Tens of thousands of pharmacies nationwide can now order them for free directly from the federal government, and efforts to educate the public and health care providers about Paxlovid are also being ramped up.
President Joe Biden first announced the Test to Treat program, which allows people to get tested for COVID at their local pharmacy and receive free antivirals on the spot, at his State of the Union address March 1.
Are there other approved oral antiviral medications?
Molnupiravir, developed by Merck and Ridgeback Biotherapeutics, received emergency authorization by the FDA in November, and the White House has purchased at least 1.7 million courses of the drug.
Molnupiravir's structure actually resembles the chemical-building blocks used to make COVID's RNA: The drug "sneaks" into the virus' RNA as it's being synthesized and mutates it to the point that the viral proteins it creates can no longer function.
But Molnupiravir has ultimately proven much less effective than Paxlovid. (It was only narrowly approved by the FDA's advisory committee by 13 to 10.) In clinical trials, it only decreased the risk of hospitalization from COVID-19 by 30%, down from 50% in early results.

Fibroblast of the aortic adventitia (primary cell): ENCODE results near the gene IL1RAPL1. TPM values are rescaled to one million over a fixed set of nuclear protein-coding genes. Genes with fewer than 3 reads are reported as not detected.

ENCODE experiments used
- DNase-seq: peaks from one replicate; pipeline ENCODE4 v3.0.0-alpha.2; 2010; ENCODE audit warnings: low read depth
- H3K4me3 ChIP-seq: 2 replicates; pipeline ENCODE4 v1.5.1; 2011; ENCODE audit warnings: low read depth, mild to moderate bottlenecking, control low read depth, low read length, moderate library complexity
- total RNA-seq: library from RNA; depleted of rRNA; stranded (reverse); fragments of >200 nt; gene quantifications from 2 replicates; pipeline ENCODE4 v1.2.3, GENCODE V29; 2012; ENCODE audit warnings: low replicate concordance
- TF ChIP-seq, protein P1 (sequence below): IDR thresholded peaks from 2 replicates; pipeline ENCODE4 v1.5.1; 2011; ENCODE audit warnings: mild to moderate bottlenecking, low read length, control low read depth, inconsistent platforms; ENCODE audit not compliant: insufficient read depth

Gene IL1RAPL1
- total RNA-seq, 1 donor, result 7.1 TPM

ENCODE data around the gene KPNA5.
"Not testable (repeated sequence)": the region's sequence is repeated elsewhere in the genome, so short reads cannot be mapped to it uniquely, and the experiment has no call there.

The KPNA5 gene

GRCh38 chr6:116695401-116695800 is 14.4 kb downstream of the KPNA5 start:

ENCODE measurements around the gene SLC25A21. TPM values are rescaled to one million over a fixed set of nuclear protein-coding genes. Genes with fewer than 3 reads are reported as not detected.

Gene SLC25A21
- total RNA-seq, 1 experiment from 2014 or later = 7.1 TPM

"That's not all that good. It's pretty lackluster," Katherine Seley-Radtke, a University of Maryland medicinal chemist told the journal Nature.
Will widespread use of antivirals lead to drug-resistant strains of COVID-19?
The overuse of some antibiotics has led to drug-resistant strains of diseases like tuberculosis and gonorrhea. While antivirals are different from antibiotics, the main reason that's unlikely to happen with Paxlovid is that the course of treatment is so short -- just five days.
"It won't put selective pressure on the virus to evolve," Monica Gandhi, an infectious disease expert at the University of California, San Francisco, told CNET earlier.
Will making antiviral treatments cause vaccination rates to decline?
"During this pandemic, we've done everything in our power to get people to take the vaccine -- we've incentivized, cajoled, mandated," Gandhi said.
"At this point, a year since the first vaccine was announced, I don't think we're going to change someone's mind."
The information contained in this article is for educational and informational purposes only and is not intended as health or medical advice. Always consult a physician or other qualified health provider regarding any questions you may have about a medical condition or health objectives.